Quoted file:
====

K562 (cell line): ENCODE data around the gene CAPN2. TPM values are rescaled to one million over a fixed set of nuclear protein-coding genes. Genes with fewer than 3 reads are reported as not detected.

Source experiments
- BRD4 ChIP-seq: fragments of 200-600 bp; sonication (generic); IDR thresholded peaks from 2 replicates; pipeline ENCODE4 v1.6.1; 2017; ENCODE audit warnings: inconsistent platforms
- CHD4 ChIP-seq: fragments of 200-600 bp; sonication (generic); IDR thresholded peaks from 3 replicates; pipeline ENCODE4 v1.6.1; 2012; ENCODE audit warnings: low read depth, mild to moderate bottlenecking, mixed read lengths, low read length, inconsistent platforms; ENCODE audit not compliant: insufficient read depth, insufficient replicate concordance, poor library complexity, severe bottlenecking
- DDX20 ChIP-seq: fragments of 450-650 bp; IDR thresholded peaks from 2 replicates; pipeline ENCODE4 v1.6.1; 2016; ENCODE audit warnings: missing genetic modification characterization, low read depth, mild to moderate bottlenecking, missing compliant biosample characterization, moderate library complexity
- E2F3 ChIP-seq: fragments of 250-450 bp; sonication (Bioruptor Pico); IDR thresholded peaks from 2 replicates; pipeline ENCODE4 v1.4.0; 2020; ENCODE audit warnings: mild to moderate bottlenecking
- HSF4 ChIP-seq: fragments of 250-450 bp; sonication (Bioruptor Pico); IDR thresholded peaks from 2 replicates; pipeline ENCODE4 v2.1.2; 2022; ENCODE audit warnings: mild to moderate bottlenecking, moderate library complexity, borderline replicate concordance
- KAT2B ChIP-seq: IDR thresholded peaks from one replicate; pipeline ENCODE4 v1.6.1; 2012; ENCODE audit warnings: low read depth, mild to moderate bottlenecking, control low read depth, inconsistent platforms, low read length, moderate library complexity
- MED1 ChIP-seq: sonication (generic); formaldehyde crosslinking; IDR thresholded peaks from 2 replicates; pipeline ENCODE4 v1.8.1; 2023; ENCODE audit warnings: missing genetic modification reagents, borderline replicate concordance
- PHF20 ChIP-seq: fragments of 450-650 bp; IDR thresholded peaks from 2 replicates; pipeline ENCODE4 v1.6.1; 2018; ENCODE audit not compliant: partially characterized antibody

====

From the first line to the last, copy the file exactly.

K562 (cell line): ENCODE data around the gene CAPN2. TPM values are rescaled to one million over a fixed set of nuclear protein-coding genes. Genes with fewer than 3 reads are reported as not detected.

Source experiments
- BRD4 ChIP-seq: fragments of 200-600 bp; sonication (generic); IDR thresholded peaks from 2 replicates; pipeline ENCODE4 v1.6.1; 2017; ENCODE audit warnings: inconsistent platforms
- CHD4 ChIP-seq: fragments of 200-600 bp; sonication (generic); IDR thresholded peaks from 3 replicates; pipeline ENCODE4 v1.6.1; 2012; ENCODE audit warnings: low read depth, mild to moderate bottlenecking, mixed read lengths, low read length, inconsistent platforms; ENCODE audit not compliant: insufficient read depth, insufficient replicate concordance, poor library complexity, severe bottlenecking
- DDX20 ChIP-seq: fragments of 450-650 bp; IDR thresholded peaks from 2 replicates; pipeline ENCODE4 v1.6.1; 2016; ENCODE audit warnings: missing genetic modification characterization, low read depth, mild to moderate bottlenecking, missing compliant biosample characterization, moderate library complexity
- E2F3 ChIP-seq: fragments of 250-450 bp; sonication (Bioruptor Pico); IDR thresholded peaks from 2 replicates; pipeline ENCODE4 v1.4.0; 2020; ENCODE audit warnings: mild to moderate bottlenecking
- HSF4 ChIP-seq: fragments of 250-450 bp; sonication (Bioruptor Pico); IDR thresholded peaks from 2 replicates; pipeline ENCODE4 v2.1.2; 2022; ENCODE audit warnings: mild to moderate bottlenecking, moderate library complexity, borderline replicate concordance
- KAT2B ChIP-seq: IDR thresholded peaks from one replicate; pipeline ENCODE4 v1.6.1; 2012; ENCODE audit warnings: low read depth, mild to moderate bottlenecking, control low read depth, inconsistent platforms, low read length, moderate library complexity
- MED1 ChIP-seq: sonication (generic); formaldehyde crosslinking; IDR thresholded peaks from 2 replicates; pipeline ENCODE4 v1.8.1; 2023; ENCODE audit warnings: missing genetic modification reagents, borderline replicate concordance
- PHF20 ChIP-seq: fragments of 450-650 bp; IDR thresholded peaks from 2 replicates; pipeline ENCODE4 v1.6.1; 2018; ENCODE audit not compliant: partially characterized antibody